The last time senators had a chance to publicly question a sitting president's chief of staff was in 1985, when then-White House Chief of Staff James A. Baker III was nominated by former President Ronald Reagan to serve as Treasury secretary.
Defense Secretary Leon Panetta underwent the Senate confirmation process in 2011, more than 14 years after he completed his stint as former President Bill ClintonBill ClintonAttacks on transparency take many forms Chelsea Clinton: Let Barron Trump be a kid Clinton: Photos from women’s march ‘awe-inspiring’ MORE’s White House chief of staff.
But the president could invoke executive privilege to keep Republicans from prying too deeply into White House strategy and tactics.
Kenneth A. Gross, a partner at Skadden, Arps, Slate, Meagher & Flom, said presidents have invoked executive privilege in a variety of circumstances because the privilege is not well-defined. But he noted that courts can limit its use.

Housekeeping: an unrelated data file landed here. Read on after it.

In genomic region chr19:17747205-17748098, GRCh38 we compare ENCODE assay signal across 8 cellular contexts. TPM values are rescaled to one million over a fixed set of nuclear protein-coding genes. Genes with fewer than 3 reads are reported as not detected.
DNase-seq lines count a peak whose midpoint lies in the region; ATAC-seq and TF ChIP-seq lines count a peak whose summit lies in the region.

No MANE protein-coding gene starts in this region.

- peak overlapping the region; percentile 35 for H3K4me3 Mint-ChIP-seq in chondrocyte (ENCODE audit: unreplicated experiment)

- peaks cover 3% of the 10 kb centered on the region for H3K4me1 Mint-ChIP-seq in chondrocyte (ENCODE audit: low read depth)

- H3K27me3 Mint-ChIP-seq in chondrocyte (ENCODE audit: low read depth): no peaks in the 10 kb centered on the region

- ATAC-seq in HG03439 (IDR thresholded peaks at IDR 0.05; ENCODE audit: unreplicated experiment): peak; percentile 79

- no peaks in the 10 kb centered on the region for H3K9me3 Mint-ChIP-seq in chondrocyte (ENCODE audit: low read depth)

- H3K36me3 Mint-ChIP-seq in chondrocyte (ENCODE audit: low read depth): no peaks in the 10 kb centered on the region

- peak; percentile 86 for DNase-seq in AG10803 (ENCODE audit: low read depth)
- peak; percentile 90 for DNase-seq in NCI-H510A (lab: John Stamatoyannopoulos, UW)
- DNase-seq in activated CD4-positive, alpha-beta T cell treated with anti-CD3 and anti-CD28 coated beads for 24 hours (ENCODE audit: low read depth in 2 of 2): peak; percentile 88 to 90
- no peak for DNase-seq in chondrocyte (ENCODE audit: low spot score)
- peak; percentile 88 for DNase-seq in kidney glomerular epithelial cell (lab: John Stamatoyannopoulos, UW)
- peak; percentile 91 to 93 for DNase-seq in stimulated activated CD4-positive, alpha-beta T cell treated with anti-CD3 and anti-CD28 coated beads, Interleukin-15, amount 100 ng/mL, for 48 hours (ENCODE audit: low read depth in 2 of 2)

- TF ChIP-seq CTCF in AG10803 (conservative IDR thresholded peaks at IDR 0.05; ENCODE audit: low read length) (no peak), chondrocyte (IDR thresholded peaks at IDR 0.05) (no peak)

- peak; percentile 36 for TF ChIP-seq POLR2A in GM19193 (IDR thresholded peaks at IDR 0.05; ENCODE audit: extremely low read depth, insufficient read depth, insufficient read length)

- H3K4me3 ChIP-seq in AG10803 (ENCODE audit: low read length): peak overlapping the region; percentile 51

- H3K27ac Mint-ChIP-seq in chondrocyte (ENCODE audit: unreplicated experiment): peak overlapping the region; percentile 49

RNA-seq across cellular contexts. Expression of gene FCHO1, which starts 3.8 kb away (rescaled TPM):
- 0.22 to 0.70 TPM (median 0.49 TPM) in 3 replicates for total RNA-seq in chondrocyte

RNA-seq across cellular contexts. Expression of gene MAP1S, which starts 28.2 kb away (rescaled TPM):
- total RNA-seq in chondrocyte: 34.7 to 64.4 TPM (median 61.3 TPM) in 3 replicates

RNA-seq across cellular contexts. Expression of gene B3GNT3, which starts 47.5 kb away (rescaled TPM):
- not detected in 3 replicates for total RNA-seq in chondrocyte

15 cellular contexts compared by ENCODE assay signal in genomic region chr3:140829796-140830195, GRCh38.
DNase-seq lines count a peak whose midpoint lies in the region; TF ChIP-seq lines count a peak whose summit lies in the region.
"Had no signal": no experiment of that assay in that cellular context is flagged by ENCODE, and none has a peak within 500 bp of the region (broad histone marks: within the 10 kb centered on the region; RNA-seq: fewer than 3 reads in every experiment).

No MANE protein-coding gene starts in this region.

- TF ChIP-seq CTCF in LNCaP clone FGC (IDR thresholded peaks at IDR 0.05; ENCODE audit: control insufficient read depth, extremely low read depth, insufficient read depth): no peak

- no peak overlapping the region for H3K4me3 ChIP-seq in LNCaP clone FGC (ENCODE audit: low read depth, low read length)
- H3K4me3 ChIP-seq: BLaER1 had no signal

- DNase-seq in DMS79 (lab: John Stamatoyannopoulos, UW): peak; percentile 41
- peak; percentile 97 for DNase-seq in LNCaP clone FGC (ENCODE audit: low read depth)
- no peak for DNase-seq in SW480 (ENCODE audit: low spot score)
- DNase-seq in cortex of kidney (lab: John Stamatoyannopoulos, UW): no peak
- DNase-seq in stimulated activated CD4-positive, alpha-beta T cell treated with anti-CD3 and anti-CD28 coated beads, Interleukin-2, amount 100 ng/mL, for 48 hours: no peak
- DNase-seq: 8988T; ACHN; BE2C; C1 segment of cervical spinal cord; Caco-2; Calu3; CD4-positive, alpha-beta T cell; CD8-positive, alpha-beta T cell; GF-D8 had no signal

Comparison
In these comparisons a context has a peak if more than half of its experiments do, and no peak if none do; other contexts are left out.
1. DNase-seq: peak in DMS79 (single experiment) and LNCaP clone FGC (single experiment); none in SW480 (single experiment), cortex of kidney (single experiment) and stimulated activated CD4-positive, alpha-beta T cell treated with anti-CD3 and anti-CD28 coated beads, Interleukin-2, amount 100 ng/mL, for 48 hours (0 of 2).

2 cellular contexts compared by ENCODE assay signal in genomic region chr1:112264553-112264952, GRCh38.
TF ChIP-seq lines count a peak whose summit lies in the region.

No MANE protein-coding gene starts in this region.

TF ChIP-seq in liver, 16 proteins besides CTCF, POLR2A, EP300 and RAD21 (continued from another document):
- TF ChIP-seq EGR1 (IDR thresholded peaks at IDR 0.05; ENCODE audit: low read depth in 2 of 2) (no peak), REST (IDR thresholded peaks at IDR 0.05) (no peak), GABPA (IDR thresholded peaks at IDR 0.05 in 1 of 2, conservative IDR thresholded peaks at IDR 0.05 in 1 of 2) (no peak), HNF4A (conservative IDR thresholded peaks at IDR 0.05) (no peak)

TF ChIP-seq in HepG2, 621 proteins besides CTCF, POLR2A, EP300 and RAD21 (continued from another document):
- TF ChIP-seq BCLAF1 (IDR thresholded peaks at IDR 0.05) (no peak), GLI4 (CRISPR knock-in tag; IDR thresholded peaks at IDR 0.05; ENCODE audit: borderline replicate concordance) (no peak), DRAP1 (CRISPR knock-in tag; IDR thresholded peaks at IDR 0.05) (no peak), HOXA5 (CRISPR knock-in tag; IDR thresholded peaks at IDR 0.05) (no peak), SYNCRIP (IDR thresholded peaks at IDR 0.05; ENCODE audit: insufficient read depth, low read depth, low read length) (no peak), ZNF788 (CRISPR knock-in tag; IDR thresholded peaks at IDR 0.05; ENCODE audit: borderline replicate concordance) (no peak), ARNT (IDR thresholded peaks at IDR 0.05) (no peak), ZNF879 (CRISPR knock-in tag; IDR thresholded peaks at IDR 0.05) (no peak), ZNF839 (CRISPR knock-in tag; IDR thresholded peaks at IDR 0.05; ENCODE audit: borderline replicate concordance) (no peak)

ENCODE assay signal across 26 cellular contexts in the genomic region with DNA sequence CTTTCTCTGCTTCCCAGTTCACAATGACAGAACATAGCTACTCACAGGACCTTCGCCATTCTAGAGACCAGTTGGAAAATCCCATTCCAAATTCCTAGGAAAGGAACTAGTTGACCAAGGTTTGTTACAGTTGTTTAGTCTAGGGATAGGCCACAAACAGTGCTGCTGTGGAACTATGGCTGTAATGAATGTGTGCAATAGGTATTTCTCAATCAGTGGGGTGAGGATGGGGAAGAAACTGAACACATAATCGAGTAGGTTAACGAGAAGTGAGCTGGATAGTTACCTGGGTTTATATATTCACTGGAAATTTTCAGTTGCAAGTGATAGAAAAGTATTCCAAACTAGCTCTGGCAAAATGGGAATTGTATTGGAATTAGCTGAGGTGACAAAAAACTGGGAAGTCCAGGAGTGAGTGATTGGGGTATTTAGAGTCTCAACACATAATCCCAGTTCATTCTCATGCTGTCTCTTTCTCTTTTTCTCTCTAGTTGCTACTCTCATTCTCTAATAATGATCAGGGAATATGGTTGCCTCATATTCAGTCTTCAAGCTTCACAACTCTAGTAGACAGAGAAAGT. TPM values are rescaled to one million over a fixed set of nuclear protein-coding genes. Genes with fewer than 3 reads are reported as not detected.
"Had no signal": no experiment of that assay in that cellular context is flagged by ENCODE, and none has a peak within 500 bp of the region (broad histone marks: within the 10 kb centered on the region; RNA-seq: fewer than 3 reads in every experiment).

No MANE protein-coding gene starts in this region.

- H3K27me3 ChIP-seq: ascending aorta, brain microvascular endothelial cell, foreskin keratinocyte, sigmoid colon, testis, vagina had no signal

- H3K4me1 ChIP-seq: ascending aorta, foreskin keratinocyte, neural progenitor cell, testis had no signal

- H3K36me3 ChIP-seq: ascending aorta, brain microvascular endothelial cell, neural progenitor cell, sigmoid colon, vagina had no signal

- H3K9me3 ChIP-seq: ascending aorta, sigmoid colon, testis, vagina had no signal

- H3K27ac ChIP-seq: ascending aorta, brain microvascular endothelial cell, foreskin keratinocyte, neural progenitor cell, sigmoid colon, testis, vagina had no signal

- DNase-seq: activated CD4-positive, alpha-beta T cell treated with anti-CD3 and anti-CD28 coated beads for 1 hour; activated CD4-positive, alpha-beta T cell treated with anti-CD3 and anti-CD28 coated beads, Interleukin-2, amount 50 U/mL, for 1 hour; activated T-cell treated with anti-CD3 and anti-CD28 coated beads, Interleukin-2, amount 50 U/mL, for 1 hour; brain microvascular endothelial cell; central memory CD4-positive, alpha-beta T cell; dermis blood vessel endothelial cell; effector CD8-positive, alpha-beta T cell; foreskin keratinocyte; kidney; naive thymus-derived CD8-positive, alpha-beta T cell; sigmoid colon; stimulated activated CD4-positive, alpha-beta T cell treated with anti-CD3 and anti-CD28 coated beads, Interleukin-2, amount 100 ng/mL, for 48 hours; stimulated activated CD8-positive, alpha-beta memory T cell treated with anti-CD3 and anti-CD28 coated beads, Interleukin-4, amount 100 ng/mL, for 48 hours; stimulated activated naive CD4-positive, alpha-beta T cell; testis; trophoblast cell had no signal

“It protects communications in the White House so advisers can freely advise the president without another branch looking into it,” he said.
Republicans caution they are not likely to have enough support to block Lew because Democrats control 55 seats and only need to pick off a handful of GOP members to secure his confirmation.
Sen. Jeff SessionsJeff SessionsSessions can put the brakes on criminal justice “reform” Week ahead: Regulators await Trump's 'day one' Franken emerges as liberal force in hearings MORE (R-Ala.) has signaled he will attempt to block Lew’s nomination because of what Sessions has charged was false testimony Lew delivered to the Budget Committee two years ago.